Women’s History and Nursing’s History

This year’s theme of Women’s History Month, which we celebrate each March, is focused on women’s achievements in business and the labor force, but we don’t need this reason to take time out to remember the strong women who have shaped nursing. We certainly have many of them.

As I wrote in an editorial marking women’s history month in 2015:

Most people still don’t understand all that nurses have done—and continue to do—to improve health care. Most would likely recognize the name of Florence Nightingale. But I wonder if any other nurses would come to mind. I wonder how many nonnurses know that Lillian Wald developed the community health system (she founded New York City’s Henry Street Settlement), pioneered public health and school nursing, and helped establish the National Association for the Advancement of Colored People; or that Florence Wald (no relation to Lillian) brought hospice care to the United States; or that it was Kathryn Barnard’s research that established the beneficial effects of rocking and heartbeat sounds on premature infants, which is why most neonatal ICUs and newborn nurseries contain rocking chairs.

Lillian Wald and other notable nurse pioneers, 1923

March 2015 cover showing Lillian Wald and others at Henry Street Visiting Nurse Service, 1923.

Despite gains in professionalism and education, nurses still are not well represented on governing boards—and we should be. Our proven record of innovation and creative problem-solving and our intimate knowledge of what patients need and how to provide it at the point of care should make us valuable to any health care organization—and not just as doers, but as the planners and shapers of systems. Yet we’re often overlooked.Why is this? Former AJN editor Karen Roush offers a reason in her blog post from a couple years back marking women’s history month:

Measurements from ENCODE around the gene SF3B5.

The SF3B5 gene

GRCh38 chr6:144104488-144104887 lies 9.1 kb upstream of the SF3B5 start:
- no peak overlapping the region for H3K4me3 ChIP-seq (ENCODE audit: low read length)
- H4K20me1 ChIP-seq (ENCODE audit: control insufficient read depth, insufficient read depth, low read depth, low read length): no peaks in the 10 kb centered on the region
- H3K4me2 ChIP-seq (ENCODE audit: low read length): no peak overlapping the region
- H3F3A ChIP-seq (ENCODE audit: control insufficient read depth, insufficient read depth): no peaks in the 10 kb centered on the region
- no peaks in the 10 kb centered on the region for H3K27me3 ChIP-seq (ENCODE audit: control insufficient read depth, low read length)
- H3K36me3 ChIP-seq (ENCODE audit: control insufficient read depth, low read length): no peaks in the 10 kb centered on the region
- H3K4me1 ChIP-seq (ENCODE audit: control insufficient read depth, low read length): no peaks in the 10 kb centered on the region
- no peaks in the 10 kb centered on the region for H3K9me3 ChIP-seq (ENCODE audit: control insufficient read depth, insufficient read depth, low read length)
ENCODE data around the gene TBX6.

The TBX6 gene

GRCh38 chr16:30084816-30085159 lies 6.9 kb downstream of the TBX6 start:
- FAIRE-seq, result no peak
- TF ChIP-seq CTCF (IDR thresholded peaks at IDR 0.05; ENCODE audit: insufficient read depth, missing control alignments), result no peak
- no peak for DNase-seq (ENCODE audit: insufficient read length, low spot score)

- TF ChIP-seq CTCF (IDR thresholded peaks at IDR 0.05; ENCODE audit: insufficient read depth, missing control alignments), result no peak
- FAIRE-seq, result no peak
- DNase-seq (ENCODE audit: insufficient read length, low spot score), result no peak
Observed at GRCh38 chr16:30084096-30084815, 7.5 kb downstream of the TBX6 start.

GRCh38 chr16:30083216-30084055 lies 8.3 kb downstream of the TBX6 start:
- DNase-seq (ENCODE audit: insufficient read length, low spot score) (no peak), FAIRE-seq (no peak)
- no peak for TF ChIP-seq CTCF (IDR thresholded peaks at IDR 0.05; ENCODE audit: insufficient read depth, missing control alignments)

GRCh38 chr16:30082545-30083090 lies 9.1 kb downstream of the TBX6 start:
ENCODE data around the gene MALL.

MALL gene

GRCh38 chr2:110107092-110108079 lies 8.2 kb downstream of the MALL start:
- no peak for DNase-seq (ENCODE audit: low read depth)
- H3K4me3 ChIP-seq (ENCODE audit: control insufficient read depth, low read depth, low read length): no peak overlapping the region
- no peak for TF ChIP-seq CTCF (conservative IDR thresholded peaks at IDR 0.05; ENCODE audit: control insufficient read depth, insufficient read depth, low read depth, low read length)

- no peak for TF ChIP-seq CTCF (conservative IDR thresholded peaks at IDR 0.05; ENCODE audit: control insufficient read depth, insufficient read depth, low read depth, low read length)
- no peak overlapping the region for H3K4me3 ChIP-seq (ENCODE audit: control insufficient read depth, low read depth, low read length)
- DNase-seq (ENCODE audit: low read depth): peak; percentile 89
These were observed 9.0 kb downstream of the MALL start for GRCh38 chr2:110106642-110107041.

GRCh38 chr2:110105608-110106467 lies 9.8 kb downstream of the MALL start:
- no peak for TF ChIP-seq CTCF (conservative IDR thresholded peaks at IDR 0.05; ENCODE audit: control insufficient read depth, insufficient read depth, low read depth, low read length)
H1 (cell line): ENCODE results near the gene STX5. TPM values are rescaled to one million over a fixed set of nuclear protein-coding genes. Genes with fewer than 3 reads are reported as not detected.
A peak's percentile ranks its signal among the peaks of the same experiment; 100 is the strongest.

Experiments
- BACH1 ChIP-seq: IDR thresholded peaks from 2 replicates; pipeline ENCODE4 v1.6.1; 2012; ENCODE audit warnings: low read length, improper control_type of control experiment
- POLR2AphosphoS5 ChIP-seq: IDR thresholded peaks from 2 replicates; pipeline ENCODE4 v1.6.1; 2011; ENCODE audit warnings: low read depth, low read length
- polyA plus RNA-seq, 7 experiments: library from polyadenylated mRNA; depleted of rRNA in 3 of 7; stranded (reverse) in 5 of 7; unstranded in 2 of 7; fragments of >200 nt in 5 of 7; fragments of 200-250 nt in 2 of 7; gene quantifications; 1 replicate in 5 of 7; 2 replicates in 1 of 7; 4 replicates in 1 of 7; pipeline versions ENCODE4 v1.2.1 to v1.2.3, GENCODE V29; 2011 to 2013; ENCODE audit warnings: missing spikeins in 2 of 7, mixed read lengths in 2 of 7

The history of women and the history of nursing have always been intertwined, and may always be, even with the number of men who are nurses. The two groups’ struggles against oppression run parallel. Despite the scientific and technical nature of our work, nurses continue to deal with the legacy of—as Reverby stated so succinctly in Ordered to Care: The Dilemma of American Nursing, 1850–1945—their “order to care in a society that refuses to value caring.”

In addition to health reform changes that are estimated to put millions at risk for losing access to care, the new administration is calling for severe budget cutbacks in many agencies and programs that support the poor.

If ever there has been a time for nurses to lead change to find innovative ways to deliver care to those that need it, it’s now. We can look to our foremothers for inspiration and example.

Editor-in-chief, AJN

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